After discussing dirt, the class and I would engage the many allusions Beyoncé integrates, each of which has a disruptive force. Some images allude to the present, others to the distant past:

  • The caged bird, discussed above, locates the video in the long history of responding to oppression and violence through the vernacular, through singing.
  • The scene of black women wearing the clothes of slave-owner’s wives, fanning themselves, near candles, claims an inversion of power (i.e. wait, why are black women wearing the “clean white clothes”), and it juxtaposes yesterday (19th century) with today; clothing becomes a trope, and Beyoncé enters into and rewrites the narrative of who has power by entering into 19th century clothing.
  • The “formation” is, at times a circle, or a line, but it is also an X. We cannot not think of Malcolm X who addressed the strange ways white society accuses black people for being “racist in reverse” in his speech on February 14, 1965, which is exactly how white media responded to the Super Bowl performance. Many people dismiss Malcolm X without reading his work. I am often surprised by how many Belles end up appreciating Malcolm X and arguing for his ideas when they actually read what he wrote.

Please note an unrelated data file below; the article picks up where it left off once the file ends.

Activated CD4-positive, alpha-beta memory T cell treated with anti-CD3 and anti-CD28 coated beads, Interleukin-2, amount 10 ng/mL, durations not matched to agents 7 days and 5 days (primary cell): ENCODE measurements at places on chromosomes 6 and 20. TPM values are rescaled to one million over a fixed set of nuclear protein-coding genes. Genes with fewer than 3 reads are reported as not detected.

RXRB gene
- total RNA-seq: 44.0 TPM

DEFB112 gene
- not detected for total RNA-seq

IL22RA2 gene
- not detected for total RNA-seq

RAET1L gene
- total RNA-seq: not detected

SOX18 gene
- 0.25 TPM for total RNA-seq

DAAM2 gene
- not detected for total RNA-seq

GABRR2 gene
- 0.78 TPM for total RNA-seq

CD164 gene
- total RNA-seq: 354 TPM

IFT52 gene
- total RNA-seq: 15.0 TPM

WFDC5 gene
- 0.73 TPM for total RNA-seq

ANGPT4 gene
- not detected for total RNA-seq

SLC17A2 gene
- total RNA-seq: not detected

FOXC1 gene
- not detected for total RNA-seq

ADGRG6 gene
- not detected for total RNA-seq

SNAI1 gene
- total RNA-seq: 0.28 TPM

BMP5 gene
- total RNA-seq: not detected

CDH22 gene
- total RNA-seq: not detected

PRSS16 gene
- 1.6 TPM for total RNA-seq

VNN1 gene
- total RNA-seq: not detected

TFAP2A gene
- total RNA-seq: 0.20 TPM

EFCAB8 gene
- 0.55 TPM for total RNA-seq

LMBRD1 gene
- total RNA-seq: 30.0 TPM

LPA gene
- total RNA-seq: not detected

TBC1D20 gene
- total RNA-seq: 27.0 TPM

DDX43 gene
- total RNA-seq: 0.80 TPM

• The image of Dr. King, with the lines “More than a Dreamer,” ought to remind us of nonviolent direct action. When we think about it, we realize that “Formation (Dirty)” and the Super Bowl performance are intentionally a protest in the spirit of nonviolent direct action. Everyone loves Dr. King (now), but not Beyoncé. Why? One response is that nonviolent direct action is not passive, but rather, in the words of MLK, “seeks to create such a crisis and foster such a tension that a community which has constantly refused to negotiate is forced to confront the issue.” Crisis is difficult! Many people resist it, and would rather watch the Super Bowl than have to talk about race. Everyone loves Dr. King, but many would rather love his iconic status rather than his way of confronting a community with an issue. The argument “can’t you (MLK) wait to protest until after election” resonates with the argument “couldn’t you (Beyoncé) wait until after the Super Bowl.” And the answer for King and Beyoncé is simply, “Nope. We have waited long enough.” In Greek rhetoric, this ability to orchestrate timing is known as Kairos, the now-or-never moment to act. And yes, Beyoncé, like Dr. King, made many of her decisions based on timing, though most people would never place kairos and Beyoncé in the same sentence.